Strategic objective D.3.
Eliminate trafficking in women and assist victims of violence due to prostitution and trafficking
Actions to be taken
135. While entire communities suffer the consequences of armed conflict and terrorism, women and girls are particularly affected because of their status in society and their sex. Parties to conflict often rape women with impunity, sometimes using systematic rape as a tactic of war and terrorism. The impact of violence against women and violation of the human rights of women in such situations is experienced by women of all ages, who suffer displacement, loss of home and property, loss or involuntary disappearance of close relatives, poverty and family separation and disintegration, and who are victims of acts of murder, terrorism, torture, involuntary disappearance, sexual slavery, rape, sexual abuse and forced pregnancy in situations of armed conflict, especially as a result of policies of ethnic cleansing and other new and emerging forms of violence. This is compounded by the life-long social, economic and psychologically traumatic consequences of armed conflict and foreign occupation and alien domination.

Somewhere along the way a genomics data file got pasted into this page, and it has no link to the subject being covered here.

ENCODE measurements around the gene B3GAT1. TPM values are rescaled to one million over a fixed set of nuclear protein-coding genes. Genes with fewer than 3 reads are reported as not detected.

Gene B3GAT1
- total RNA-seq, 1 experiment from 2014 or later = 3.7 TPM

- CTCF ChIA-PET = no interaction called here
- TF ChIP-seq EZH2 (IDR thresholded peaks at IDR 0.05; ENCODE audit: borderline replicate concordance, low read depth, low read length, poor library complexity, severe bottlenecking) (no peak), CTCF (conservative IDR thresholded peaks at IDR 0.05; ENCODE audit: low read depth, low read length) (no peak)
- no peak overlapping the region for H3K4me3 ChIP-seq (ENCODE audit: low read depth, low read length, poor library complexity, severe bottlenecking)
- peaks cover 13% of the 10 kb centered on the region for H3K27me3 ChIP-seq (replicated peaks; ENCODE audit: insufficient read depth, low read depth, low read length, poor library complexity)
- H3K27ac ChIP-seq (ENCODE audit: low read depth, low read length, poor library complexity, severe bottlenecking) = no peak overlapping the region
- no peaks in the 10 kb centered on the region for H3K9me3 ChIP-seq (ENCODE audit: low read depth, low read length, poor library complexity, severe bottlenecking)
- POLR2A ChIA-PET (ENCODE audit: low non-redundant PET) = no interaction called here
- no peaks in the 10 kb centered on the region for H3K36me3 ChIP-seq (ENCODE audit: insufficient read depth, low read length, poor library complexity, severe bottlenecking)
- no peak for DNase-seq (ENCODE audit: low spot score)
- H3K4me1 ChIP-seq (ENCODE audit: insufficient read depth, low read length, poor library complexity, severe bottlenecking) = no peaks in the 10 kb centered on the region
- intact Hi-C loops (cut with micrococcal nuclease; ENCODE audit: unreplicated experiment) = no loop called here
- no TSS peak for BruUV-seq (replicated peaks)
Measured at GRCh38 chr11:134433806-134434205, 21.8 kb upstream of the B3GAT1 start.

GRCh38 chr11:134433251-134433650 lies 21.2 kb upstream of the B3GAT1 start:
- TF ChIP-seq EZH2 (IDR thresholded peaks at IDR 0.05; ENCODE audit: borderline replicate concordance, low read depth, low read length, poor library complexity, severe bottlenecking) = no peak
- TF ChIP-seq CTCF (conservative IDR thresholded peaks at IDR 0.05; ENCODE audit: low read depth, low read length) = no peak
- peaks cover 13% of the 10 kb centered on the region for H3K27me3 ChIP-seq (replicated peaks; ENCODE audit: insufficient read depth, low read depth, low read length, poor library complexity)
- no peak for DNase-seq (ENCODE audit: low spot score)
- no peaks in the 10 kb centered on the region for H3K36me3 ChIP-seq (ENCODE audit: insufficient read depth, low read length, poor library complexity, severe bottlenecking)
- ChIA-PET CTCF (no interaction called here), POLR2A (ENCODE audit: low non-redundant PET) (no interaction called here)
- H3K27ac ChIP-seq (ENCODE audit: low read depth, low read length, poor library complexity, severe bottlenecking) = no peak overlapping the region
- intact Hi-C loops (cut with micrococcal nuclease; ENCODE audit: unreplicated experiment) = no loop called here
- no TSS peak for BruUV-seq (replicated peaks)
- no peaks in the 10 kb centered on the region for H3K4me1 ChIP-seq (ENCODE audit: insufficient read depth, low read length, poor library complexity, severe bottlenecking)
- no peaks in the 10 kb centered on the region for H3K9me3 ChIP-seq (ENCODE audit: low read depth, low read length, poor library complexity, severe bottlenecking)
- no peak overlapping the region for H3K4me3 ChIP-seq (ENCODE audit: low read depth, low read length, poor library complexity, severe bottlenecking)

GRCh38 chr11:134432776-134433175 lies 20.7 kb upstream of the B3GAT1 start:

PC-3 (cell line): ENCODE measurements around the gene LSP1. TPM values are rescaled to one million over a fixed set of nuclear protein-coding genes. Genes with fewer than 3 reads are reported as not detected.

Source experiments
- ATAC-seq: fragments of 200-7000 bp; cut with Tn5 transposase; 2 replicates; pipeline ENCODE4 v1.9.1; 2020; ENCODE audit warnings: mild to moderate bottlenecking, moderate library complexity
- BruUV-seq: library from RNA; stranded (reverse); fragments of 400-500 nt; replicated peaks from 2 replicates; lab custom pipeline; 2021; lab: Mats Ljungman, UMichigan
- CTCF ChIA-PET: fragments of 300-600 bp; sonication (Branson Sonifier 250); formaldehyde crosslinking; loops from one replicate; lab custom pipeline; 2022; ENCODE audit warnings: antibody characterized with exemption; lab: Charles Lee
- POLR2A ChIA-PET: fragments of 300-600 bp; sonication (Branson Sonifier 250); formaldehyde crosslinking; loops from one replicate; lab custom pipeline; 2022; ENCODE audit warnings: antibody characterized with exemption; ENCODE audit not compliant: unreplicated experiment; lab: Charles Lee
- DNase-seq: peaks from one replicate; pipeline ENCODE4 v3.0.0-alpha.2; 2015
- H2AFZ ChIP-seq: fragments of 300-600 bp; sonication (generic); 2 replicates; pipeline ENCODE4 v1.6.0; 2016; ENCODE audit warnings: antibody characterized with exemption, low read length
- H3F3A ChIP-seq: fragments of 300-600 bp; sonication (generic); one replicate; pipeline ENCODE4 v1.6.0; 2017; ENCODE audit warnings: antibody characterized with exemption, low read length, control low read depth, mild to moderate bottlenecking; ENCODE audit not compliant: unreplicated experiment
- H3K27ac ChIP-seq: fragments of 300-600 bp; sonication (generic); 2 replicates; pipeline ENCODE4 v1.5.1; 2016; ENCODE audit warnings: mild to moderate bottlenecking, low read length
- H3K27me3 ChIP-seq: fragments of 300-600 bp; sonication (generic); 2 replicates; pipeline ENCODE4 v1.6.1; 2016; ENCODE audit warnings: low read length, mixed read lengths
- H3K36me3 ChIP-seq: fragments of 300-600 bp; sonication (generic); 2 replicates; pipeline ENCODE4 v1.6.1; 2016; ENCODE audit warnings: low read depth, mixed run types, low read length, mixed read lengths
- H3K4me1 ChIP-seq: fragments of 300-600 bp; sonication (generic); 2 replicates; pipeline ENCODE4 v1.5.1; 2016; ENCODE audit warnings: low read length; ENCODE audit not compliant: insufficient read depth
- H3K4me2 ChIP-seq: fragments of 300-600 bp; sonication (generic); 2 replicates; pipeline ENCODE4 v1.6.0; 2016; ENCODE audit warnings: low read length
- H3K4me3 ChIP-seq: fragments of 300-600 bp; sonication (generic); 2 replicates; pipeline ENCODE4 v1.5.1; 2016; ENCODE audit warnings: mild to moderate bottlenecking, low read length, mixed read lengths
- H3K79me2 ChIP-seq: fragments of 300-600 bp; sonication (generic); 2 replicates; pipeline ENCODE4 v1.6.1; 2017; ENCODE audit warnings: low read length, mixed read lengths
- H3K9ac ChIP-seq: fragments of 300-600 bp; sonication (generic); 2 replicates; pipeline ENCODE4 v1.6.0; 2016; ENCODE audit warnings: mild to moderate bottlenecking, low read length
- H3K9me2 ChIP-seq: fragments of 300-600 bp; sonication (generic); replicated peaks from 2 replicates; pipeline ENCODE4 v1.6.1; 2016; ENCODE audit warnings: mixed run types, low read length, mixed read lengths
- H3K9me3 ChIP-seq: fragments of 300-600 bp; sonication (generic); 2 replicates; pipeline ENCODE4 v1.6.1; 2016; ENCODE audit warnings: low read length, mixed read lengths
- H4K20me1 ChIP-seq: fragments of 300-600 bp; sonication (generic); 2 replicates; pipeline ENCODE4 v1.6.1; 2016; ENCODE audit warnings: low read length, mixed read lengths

Beijing Declaration (1995)
The conversations around prostitution and sex trafficking remain extraordinarily important in the environment of 1995 and still in the period of 2019. Our issues dealing with the issues of violence against women and violence against men remain important to many individuals.
However, if we take a context in which there is a sense of aggression within the context of war creates the greater probability of sexual trafficking and prostitution, wherein the majority of the victim remain women and girls (also known as the majority of civilians in these instances), these victims are “particularly affected because of their status in society and their sex.” The rape is by men of women, not of men by women, in these zones of conflict.
It becomes and remains a tactic of war and terrorism. In an interesting legal framing, if rape is an act of war and terrorism, apart from already known as a heinous act and human rights violation, could instances of mass rape, or even individual rape, in war environments be placed under the categorization or the charge of a terrorist act?